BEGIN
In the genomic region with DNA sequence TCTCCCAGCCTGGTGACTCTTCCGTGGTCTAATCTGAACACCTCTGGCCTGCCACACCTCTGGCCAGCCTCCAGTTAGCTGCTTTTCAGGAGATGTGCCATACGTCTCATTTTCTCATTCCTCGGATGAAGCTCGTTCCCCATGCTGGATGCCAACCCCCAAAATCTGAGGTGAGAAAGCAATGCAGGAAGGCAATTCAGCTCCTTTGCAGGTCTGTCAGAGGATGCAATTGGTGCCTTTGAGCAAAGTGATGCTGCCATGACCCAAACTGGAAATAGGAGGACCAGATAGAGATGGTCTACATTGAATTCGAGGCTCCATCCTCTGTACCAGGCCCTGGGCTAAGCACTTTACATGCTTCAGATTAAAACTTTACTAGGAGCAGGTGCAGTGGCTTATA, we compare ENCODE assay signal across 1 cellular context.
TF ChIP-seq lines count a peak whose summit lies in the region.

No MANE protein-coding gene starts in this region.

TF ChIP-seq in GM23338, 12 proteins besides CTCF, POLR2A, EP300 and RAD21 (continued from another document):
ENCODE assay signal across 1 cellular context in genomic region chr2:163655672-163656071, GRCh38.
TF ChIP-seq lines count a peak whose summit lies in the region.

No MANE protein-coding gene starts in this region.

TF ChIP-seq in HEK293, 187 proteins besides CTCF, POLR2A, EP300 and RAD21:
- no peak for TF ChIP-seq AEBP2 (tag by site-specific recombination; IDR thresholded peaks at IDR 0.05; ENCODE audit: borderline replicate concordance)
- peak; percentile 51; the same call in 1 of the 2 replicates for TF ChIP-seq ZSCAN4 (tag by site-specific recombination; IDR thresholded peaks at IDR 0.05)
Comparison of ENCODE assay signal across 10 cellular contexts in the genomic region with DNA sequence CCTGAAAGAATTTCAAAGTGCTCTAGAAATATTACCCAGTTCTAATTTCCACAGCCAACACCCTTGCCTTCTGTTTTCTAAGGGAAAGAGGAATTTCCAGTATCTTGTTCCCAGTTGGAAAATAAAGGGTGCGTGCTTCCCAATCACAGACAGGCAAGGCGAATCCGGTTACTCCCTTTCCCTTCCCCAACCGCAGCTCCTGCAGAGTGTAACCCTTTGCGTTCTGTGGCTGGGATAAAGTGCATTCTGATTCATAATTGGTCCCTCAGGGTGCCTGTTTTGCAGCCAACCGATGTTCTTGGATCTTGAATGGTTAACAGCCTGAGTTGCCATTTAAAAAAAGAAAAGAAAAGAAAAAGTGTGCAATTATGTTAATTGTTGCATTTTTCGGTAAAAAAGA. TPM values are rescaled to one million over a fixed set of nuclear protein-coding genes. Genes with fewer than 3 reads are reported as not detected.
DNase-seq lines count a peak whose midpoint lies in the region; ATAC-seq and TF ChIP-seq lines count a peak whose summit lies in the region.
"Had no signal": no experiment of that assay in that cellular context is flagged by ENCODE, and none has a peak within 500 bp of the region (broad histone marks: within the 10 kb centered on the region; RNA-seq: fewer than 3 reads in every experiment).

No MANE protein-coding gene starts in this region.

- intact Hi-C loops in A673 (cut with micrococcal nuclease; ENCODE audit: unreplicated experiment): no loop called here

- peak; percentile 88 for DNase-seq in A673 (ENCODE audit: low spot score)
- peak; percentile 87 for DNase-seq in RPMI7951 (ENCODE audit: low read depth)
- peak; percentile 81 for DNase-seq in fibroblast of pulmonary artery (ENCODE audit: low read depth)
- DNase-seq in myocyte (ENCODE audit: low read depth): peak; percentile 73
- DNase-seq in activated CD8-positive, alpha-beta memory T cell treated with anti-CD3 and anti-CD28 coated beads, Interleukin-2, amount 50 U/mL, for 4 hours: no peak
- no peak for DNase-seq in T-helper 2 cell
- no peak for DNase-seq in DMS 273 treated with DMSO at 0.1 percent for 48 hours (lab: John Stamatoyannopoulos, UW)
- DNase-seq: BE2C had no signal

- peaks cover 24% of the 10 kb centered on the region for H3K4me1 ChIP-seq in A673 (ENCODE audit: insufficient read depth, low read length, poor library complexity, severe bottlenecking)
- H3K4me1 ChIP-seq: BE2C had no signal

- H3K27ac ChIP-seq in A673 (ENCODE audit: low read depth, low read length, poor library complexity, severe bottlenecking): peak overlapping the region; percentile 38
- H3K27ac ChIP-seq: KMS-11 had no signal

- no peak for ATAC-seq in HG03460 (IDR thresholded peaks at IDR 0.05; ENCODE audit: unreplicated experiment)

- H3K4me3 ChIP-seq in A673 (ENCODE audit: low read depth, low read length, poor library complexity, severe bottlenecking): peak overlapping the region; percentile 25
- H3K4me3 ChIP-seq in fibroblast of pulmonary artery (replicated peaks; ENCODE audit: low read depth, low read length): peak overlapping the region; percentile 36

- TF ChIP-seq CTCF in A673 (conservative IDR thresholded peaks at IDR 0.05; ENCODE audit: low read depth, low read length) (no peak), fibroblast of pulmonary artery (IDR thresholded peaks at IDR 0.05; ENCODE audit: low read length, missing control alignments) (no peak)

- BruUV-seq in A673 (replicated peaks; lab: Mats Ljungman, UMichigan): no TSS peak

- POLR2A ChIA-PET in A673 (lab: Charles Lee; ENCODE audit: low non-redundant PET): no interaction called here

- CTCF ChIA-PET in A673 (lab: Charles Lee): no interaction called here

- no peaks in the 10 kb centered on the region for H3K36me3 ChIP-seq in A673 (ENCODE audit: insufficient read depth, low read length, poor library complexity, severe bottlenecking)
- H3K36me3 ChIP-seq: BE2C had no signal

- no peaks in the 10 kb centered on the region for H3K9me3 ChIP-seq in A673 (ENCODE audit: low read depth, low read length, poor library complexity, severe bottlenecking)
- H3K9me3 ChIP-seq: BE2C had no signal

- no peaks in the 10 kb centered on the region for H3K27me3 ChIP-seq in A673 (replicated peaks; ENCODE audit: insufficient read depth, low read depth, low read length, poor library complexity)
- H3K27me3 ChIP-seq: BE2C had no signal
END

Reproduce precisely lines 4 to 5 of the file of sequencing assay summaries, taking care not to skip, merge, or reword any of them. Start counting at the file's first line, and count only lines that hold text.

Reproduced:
TF ChIP-seq in GM23338, 12 proteins besides CTCF, POLR2A, EP300 and RAD21 (continued from another document):
ENCODE assay signal across 1 cellular context in genomic region chr2:163655672-163656071, GRCh38.